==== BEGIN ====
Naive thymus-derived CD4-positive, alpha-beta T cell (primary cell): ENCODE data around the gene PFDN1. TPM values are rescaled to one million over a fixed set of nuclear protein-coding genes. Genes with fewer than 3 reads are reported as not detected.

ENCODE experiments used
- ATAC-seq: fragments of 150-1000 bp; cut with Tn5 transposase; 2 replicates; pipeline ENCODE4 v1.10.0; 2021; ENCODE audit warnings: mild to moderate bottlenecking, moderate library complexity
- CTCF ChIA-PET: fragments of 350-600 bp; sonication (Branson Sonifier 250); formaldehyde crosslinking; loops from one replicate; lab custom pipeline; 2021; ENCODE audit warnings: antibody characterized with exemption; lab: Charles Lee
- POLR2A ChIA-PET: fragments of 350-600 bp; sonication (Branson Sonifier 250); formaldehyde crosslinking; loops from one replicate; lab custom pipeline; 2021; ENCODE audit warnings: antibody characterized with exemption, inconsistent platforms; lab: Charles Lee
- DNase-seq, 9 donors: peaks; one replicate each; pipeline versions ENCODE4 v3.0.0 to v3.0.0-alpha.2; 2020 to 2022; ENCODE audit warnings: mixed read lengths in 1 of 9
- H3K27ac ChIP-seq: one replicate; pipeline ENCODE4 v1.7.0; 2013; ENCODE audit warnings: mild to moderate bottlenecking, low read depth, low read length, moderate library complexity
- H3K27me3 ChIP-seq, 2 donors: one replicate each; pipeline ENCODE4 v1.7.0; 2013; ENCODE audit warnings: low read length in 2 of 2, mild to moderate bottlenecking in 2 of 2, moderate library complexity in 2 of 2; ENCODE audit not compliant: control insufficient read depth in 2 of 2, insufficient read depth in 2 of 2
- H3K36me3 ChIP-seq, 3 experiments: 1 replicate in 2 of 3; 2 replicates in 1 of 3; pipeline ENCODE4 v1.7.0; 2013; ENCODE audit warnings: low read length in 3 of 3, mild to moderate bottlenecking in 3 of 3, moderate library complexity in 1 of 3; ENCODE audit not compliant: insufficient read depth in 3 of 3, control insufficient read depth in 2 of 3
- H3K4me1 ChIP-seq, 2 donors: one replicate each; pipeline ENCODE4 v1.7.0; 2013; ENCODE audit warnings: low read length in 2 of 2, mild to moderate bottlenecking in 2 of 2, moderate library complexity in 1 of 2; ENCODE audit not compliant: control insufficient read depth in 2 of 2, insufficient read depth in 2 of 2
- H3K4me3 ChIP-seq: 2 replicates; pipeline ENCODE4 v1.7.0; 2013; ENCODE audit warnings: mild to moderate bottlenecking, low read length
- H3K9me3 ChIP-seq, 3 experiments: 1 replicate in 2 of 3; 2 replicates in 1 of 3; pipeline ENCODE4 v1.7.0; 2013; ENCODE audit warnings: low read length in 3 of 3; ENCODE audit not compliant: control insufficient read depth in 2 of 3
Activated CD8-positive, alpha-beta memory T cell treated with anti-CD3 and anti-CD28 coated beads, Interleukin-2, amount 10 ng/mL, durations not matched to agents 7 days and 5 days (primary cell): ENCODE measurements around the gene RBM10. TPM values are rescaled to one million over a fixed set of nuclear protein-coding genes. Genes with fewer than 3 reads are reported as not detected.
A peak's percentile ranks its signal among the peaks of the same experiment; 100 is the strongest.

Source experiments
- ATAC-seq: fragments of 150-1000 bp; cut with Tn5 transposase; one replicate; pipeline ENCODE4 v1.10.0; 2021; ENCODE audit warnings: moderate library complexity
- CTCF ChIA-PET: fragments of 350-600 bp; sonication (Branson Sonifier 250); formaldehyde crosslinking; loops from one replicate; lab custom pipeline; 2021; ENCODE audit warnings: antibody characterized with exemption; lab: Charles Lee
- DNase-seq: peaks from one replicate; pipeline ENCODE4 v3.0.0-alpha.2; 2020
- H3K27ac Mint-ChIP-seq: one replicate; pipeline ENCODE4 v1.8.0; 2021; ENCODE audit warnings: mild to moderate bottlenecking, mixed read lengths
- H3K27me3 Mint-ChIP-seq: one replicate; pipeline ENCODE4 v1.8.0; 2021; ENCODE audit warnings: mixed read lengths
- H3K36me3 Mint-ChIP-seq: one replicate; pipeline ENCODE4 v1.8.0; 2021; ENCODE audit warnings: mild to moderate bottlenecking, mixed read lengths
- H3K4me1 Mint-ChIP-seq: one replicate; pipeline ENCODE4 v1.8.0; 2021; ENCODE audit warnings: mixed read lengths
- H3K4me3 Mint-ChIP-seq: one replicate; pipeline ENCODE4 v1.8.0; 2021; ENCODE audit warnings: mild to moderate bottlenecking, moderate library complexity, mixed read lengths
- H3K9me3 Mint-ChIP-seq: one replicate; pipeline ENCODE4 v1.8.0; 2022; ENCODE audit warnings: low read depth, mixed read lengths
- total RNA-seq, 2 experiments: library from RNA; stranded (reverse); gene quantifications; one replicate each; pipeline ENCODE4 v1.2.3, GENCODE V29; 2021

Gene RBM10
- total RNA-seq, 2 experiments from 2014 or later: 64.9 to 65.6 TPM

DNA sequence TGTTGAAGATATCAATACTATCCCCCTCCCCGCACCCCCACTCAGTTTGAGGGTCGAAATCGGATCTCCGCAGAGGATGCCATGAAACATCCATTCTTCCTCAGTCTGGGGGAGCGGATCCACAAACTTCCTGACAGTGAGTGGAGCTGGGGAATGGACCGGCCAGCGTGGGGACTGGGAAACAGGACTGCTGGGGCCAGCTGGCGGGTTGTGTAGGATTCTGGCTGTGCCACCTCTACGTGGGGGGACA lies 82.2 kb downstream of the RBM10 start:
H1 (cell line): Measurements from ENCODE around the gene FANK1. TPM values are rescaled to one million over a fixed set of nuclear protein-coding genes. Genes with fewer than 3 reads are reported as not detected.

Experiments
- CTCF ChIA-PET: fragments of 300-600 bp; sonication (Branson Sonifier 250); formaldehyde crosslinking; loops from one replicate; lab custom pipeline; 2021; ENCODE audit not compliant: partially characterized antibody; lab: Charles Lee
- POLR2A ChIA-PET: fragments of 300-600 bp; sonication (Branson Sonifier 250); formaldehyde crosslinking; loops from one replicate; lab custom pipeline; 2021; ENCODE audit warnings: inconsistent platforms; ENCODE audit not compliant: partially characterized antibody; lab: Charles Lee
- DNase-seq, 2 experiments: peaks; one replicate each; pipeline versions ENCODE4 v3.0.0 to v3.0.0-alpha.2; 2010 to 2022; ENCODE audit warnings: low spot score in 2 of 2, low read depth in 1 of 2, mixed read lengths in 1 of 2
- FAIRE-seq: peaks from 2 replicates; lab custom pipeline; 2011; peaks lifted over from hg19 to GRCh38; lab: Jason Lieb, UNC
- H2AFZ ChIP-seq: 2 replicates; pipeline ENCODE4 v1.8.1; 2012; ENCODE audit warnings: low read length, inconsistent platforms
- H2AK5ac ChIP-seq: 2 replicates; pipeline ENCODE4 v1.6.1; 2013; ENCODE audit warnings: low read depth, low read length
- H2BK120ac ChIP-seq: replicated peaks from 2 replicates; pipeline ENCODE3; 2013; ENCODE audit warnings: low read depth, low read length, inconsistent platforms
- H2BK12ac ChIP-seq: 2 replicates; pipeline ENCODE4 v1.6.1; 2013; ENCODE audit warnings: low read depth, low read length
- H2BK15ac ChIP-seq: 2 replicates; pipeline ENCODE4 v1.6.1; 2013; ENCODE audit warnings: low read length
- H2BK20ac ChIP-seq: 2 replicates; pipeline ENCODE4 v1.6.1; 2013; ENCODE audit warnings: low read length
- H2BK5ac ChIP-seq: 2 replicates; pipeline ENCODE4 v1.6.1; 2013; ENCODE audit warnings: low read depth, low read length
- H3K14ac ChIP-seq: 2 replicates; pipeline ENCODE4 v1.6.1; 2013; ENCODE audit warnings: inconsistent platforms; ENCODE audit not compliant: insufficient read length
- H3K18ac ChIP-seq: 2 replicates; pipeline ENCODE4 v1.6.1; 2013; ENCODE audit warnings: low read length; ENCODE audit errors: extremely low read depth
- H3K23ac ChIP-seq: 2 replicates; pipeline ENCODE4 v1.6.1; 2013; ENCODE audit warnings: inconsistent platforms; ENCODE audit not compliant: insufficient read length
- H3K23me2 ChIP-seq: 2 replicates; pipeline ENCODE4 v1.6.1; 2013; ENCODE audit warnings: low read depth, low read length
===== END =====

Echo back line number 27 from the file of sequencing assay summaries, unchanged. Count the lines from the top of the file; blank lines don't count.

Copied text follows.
- total RNA-seq, 2 experiments from 2014 or later: 64.9 to 65.6 TPM